En route, the Magyars fight their way across Russia, battle the Bulgarians and are (wisely) welcomed by the current inhabitants of the Carpathian Basin. Arpad loses his son but gains a nation, and on the way gets a lecture on Christianity by a Greek Orthodox priest (Laszlo Sinko).
Thematically, pic is a mix of “Westward Ho!” and “Moses,” with a contempo message for Brussels as Hungary attempts to join the EU. Cinematically, it’s a mess: Planned some two years ago as a big-budgeter to star Anthony Quinn, it ended up shot on hi-def and transferred to film, with a cast of tens rather than thousands, and Nero in the lead saddle.
There’s little development of the characters in between the minimally staged action sequences. Nero (dubbed by Geza Tordy) mostly gazes moist-eyed into the middle distance, muttering, “Beyond yonder hills lies Pannonia,” and recalling his dead wife, Reka (Klara Varga), in idyllic flashbacks.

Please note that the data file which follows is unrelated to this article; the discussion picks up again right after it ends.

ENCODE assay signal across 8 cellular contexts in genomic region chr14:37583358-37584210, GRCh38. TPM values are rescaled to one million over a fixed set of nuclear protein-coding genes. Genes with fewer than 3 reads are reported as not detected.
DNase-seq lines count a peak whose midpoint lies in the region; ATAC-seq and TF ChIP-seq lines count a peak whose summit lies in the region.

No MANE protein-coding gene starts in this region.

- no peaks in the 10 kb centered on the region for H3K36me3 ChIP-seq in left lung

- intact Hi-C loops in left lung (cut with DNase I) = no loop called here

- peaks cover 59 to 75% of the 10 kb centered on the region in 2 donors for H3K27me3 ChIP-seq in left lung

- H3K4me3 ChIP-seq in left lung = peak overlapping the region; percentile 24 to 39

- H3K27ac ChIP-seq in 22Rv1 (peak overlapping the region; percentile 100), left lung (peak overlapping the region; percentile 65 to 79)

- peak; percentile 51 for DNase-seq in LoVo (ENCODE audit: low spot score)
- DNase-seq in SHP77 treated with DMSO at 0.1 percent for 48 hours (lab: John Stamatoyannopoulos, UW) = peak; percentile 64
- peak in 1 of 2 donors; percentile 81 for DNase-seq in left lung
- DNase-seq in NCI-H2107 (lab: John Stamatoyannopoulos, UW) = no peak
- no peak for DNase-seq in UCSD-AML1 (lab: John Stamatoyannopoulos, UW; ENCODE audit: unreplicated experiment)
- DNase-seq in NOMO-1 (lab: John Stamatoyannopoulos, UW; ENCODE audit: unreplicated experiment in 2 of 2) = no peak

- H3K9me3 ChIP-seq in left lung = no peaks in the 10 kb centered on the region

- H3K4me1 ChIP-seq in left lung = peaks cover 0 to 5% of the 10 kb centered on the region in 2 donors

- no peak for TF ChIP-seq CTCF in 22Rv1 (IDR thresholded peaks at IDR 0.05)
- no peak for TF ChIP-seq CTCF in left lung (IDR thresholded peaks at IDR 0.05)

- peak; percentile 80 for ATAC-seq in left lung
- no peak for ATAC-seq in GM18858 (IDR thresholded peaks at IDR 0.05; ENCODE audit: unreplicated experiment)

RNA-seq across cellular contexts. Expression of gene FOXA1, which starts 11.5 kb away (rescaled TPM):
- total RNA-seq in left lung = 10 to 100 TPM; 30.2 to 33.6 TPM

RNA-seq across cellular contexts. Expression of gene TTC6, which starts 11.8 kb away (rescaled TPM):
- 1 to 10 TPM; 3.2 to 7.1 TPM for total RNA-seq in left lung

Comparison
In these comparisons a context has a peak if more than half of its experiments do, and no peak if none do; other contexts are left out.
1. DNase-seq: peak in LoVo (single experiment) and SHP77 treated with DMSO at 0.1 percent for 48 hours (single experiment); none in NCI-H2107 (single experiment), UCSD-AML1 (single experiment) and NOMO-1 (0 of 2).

Lensing is OK (though clearly of vid origins in its lifeless colors) but evinces no epic shape or overall visual style, especially in the 1.66 aspect ratio chosen. The synth score — by director Gabor Koltay’s brother Gergely Koltay — hammers away at an uplifting melody.
In the early ’80s, helmer Koltay made a mark with the music pics “The Concert” and “Stephen the King,” but 10 years later turned to the historical genre with the dramatically flat telefilm “Julianus.” “The Conquest” is a step down even from that.